Illustration 1: Schematic Drawing of a Hydroelectric Generator.
All generating units have four main parts: a turbine, a rotor (a series of magnets), a shaft connecting the turbine to the rotor, and a stator (a coil of copper wire). Water flows down from the reservoir and rushes toward the turbine blades. The force of the falling water spins the blades when it hits, which turn the shaft connected to the rotor above. The rotor spins. This creates a magnetic field as its magnets sweep past the coils of copper wire in the stator. This creates an electric current.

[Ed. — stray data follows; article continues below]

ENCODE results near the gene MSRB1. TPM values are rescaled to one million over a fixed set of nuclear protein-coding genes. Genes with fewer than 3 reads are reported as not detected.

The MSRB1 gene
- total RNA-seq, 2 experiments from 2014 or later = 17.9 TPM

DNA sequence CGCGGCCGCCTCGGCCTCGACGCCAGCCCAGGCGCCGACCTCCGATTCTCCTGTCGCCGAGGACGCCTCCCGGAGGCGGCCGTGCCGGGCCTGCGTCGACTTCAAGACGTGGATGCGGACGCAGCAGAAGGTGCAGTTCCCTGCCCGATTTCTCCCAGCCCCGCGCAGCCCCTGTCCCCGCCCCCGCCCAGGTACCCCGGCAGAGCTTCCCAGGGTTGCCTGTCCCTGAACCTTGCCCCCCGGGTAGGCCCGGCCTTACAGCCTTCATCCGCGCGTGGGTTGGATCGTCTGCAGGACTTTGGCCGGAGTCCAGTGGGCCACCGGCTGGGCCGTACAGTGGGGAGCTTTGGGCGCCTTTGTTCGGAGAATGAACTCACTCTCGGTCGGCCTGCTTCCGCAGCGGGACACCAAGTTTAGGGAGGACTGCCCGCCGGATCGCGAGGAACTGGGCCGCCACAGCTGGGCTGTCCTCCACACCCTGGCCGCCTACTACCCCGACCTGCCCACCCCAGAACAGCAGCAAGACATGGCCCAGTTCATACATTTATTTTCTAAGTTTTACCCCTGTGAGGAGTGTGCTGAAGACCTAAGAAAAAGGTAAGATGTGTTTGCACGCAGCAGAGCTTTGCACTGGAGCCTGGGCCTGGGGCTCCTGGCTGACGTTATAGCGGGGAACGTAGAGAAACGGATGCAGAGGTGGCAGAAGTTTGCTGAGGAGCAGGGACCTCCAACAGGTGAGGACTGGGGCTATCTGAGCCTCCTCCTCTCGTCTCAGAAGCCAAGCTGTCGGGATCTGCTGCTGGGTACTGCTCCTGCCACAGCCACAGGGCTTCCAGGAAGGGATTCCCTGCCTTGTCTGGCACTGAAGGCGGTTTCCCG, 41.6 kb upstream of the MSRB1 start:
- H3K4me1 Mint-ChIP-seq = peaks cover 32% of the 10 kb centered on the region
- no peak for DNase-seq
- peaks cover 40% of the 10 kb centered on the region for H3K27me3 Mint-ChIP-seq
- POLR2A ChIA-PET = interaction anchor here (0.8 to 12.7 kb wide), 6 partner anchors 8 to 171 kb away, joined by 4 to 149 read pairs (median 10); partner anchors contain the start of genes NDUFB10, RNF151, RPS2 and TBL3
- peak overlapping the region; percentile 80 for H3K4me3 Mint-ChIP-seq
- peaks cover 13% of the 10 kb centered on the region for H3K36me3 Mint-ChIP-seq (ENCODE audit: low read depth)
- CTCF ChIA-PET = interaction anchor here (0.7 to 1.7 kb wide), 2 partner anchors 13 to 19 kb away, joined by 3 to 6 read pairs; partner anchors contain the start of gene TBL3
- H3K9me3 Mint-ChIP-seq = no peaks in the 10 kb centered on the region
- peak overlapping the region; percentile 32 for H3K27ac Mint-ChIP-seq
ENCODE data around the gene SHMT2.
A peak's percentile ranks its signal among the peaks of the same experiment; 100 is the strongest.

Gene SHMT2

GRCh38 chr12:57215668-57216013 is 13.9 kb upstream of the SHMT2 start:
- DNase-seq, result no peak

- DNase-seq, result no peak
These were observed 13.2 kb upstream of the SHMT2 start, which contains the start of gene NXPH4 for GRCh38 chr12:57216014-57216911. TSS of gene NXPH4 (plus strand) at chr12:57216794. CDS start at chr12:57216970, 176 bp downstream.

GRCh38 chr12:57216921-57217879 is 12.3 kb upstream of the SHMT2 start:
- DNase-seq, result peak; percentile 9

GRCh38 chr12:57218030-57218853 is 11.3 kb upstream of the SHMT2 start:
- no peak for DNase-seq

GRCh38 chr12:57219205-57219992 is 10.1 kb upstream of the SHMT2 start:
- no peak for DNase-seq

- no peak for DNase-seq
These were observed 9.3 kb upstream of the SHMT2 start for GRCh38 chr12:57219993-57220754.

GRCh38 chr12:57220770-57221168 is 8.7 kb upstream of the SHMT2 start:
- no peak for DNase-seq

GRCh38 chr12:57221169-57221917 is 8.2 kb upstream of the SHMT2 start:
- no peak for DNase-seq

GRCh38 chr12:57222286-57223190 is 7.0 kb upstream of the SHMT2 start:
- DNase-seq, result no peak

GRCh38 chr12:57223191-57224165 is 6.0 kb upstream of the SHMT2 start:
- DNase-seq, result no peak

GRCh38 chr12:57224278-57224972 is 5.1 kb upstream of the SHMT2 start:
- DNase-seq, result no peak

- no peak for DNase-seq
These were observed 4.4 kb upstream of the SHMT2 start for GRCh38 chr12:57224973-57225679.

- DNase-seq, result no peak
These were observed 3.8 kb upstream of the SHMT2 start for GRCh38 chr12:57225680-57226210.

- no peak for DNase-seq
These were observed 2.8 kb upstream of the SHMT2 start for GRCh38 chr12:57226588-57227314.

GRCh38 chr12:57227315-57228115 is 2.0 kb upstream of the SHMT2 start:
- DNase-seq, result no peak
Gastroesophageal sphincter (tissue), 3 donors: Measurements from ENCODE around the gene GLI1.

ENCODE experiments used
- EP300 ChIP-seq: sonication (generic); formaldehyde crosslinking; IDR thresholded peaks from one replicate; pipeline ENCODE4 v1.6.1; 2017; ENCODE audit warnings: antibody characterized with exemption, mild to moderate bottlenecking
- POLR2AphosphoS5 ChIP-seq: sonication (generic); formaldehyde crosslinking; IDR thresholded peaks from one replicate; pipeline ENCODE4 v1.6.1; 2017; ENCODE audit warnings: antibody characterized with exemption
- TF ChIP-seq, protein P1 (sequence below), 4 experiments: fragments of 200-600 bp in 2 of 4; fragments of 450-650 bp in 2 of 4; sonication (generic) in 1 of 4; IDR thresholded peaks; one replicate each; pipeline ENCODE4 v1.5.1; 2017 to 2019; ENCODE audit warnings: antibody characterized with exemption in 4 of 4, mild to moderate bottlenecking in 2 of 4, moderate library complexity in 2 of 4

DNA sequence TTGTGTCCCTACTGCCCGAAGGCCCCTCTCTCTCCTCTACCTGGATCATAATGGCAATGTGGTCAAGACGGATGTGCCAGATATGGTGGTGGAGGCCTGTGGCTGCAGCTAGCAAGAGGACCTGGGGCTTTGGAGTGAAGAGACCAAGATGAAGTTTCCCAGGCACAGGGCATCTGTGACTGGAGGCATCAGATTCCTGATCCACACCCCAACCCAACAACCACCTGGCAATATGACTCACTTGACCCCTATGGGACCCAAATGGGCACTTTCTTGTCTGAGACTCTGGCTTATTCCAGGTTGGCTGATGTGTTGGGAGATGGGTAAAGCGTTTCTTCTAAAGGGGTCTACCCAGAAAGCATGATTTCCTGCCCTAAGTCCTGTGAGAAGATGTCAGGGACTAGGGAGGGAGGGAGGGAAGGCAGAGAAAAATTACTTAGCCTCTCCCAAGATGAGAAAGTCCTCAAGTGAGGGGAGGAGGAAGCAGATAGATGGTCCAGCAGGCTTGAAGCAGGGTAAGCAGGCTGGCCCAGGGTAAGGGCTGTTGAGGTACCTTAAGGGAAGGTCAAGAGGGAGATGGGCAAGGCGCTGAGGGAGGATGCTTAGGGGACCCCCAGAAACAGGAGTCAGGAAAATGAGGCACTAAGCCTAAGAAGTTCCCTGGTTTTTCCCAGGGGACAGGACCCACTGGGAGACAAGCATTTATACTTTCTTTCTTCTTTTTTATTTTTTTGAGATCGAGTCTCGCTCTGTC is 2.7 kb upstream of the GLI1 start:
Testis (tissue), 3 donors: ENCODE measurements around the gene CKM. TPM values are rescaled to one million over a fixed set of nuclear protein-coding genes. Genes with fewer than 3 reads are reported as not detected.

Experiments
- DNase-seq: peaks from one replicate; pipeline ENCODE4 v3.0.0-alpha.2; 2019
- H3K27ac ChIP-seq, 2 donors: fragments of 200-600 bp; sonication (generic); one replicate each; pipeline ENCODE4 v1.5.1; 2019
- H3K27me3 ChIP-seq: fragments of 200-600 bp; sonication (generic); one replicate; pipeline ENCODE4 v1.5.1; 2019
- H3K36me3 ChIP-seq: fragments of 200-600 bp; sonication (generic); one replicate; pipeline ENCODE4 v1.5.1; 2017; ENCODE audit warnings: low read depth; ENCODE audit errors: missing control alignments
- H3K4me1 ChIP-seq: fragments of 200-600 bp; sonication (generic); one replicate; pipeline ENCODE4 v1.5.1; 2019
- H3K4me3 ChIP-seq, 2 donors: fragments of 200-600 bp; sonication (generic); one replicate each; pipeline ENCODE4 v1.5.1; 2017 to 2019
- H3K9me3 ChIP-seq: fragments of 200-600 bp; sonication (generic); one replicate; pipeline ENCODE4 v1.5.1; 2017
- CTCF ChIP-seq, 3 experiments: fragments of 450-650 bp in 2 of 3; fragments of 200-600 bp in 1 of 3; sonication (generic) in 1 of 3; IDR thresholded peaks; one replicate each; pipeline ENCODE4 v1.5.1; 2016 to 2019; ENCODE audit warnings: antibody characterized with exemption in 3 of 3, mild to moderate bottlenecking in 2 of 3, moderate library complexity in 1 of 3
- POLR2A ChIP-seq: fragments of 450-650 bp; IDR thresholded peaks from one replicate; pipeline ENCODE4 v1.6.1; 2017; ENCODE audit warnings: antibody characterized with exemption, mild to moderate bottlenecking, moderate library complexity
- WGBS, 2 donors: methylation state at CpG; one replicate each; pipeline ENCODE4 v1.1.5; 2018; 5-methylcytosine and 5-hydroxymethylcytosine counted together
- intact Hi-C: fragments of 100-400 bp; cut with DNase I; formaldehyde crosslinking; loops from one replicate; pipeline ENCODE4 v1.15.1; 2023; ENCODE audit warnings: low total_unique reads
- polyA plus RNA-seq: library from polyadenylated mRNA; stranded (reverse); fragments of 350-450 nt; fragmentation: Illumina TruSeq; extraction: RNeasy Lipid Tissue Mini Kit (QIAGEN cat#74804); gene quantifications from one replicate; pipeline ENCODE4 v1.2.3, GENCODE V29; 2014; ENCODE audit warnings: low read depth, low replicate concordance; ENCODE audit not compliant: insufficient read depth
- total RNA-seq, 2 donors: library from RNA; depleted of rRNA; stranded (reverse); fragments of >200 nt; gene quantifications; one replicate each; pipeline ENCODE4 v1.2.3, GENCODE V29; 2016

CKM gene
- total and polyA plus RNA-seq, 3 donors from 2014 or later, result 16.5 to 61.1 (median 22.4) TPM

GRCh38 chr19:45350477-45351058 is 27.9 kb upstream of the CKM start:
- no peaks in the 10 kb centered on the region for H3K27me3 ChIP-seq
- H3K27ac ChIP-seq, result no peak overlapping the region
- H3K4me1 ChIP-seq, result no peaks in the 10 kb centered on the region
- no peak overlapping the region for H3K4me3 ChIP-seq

In the powerplant powerhouse, the current travels from the generator through wires, out to long distance power lines, and into the homes, schools, and businesses of the electricity users.
Questions for Illustration 1
1) What are the main parts of a hydroelectric power generator? What parts aren't shown in the illustration? (Refer to Reading 1 if necessary)
2) What is hydroelectric power? Explain in your own words.
3) What role does gravity play in producing electricity? What other natural force can you find in the generator?